Thirty-second Illinois Infantry. Col., John Logan ; Lieut. -Cols., John W. Ross, William Hunter, George H. English; Majs., John S. Bishop, William Hunter, George H. English, Henry Davidson, Smith Townsend. This regiment was organized at Camp Butler and was mustered into the U. S. service Dec. 31, 1861, for three years. The command was recruited under the "Ten Regiment Call," and by special authority from the war department comprised ten companies of infantry, one of cavalry, and a battery of artillery. Previous to taking the field the latter detachments were assigned to regiments of their distinctive arms of the service. On Jan. 29, 1862, the regiment arrived at Cairo, drew arms (smooth-bore muskets altered from flint-lock), and on Feb. 2 relieved the 8th Ill. at Bird's Point, Mo. Co. A escorted the battery to Fort Donelson and particiapted in the action with slight casualties. Later in the month Cos. C and K were embarked on the wooden gunboats "Tyler" and "Lexington," and encountered a Confederate battery at Pittsburg landing. After a sharp action the battery was silenced and portions of both companies made a landing, but they were fiercely attacked by infantry and cavalry and obliged to return to the boats, having lost 1 killed and several wounded. The regiment went into the first day's action in the battle of Shiloh and successfully withstood three severe charges with slight loss, being then shifted to the extreme left of Hurlbut's division, the flank of which was hard pressed by Breckenridge. Upon this position the enemy made repeated and most desperate assaults, but the regiment held its position until about 3 p. m., most of the time at short pistol range, when having exhausted its ammunition down to the cartridges in the boxes of the dead and wounded, it retired with fixed bayonets under a terrible enfilading and reverse fire upon its left flank, which was wholly unsupported. In this action the regiment lost 44 killed and 212 wounded and prisoners, more than fifty per cent, of the force which went into action. It fell back in confusion, but reformed in the line of battle that evening and advanced with its division the next morning. It was engaged in the siege of Corinth, but was so reduced by the casualties of battle and sickness incident to exposure and severe labor that it numbered less than 300 effectives. After the occupation of Corinth it was engaged against Price and Van Dorn at La Grange and Grand Junction, Tenn., making many wearisome marches and participating in several skirmishes. As a part of the 4th division, Army of the Tennessee, it marched from Bolivar and at the Hatchie river, or Metamora, engaged Price and Van Dorn after their repulse at Corinth. There it made a gallant charge across the bridge under a severe artillery fire, losing 7 killed and 29 wounded. In November it made a rapid march to Lamar, Miss., dispersing a body of Confederates and capturing 100 prisoners. On June 12, 1863, the regiment rejoined its division in front of Vicksburg and took its full share in siege operations. In the following September it operated against Harrisonburg, La., where a large Confederate force was dispersed and 9 pieces of artillery captured, after which the command returned to Natchez. In Jan., 1864, it moved to Hebron's plantation in the rear of Vicksburg, where the regiment reenlisted as veteran volunteers, and in March it embarked for Illinois on 30 days' veteran furlough. Returning to the field it was under fire before Kennesaw mountain, occupying the extreme left, but in July it was shifted to the extreme right and after three days' constant skirmishing assaulted the enemy's works near Nickajack creek, the regiment planting the first colors on the works. It was under fire daily until July 18, when it was transferred to the 2nd brigade, 4th division, 17th army corps, and ordered to Marietta to guard the supply depot. In September a foraging party of 50 men was sharply attacked, and all but 9 were captured. In October the regiment was posted near Big Shanty and the water-tank a mile south, and Jackson's Confederate cavalry attacked the force at the former place, capturing 12 men. In November the regiment fired its stockade and quarters at Big Shanty and began the march to the sea, having been transferred to the 3d brigade, 4th division, 17 army corps. It reached Monticello on the 20th and the Oconee river on the 26th, where a sharp skirmish took place, with considerable artillery firing. On Dec. 10 it encountered the enemy 5 miles from Savannah and drove him 2 miles, when it was met by a severe fire from the heavy guns of the city defenses, by which 5 were wounded, but it was shifted to the right and skirmished in the face of the heavy artillery fire. In Feb., 1865, it began the march into South Carolina, forced the Salkahatchie, wading the stream and backwaters 2 miles wide in ice cold water, varying from 2 to 5 feet in depth, and engaged in a sharp skirmish on reaching solid ground. At the North Edisto river it forced a passage under a severe artillery fire, making a way for the direct column to enter Orangeburg. On March 3 it arrived at Cheraw, and on the 13th at Fayetteville, N. C, where a portion of the regiment skirmished with the enemy. It was engaged at Bentonville, where five companies on the skirmish line lost heavily. It then marched north via Petersburg, Richmond and Alexandria to Washington, where it participated in the grand review, and then was despatched to the far west, being mustered out at Ft. Kearny, Neb., Sept. 16, 1865.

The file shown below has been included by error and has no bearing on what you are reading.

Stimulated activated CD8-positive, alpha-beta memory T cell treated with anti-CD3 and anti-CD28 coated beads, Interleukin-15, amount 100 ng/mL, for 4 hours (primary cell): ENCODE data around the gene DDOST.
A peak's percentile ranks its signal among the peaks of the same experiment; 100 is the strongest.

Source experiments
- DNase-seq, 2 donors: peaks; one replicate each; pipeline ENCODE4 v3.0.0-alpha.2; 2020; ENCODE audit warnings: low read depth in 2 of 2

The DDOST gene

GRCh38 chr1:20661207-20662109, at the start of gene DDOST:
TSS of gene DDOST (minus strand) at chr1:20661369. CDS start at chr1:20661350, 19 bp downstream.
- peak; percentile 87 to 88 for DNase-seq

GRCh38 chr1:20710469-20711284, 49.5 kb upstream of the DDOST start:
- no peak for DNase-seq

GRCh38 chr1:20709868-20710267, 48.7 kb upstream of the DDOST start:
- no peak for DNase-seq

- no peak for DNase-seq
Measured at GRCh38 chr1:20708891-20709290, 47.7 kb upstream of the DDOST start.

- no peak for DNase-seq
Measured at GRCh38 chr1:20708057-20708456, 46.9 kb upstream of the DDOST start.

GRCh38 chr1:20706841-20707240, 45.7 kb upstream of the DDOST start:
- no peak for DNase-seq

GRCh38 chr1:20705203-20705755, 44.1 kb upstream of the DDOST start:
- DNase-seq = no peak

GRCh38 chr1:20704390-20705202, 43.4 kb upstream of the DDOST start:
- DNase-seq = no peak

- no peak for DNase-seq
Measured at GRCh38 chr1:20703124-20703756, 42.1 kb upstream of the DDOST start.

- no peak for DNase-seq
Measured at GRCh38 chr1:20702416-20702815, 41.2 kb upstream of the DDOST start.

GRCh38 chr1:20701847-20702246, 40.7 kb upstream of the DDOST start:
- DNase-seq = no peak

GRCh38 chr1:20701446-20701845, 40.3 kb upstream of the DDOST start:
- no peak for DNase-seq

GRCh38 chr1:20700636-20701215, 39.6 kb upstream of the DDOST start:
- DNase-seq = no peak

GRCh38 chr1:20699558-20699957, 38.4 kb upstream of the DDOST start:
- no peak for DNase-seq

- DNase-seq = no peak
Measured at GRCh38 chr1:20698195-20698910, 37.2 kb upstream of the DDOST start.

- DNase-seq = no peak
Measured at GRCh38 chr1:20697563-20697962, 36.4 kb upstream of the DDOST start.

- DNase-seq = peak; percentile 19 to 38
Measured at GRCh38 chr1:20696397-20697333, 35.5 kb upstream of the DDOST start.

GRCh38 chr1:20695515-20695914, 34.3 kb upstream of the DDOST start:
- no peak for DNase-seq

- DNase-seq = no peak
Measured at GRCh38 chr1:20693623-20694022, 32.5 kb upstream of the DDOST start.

Footnotes:
Regimental history taken from "The Union Army" by Federal Publishing Company, 1908 - Volume 3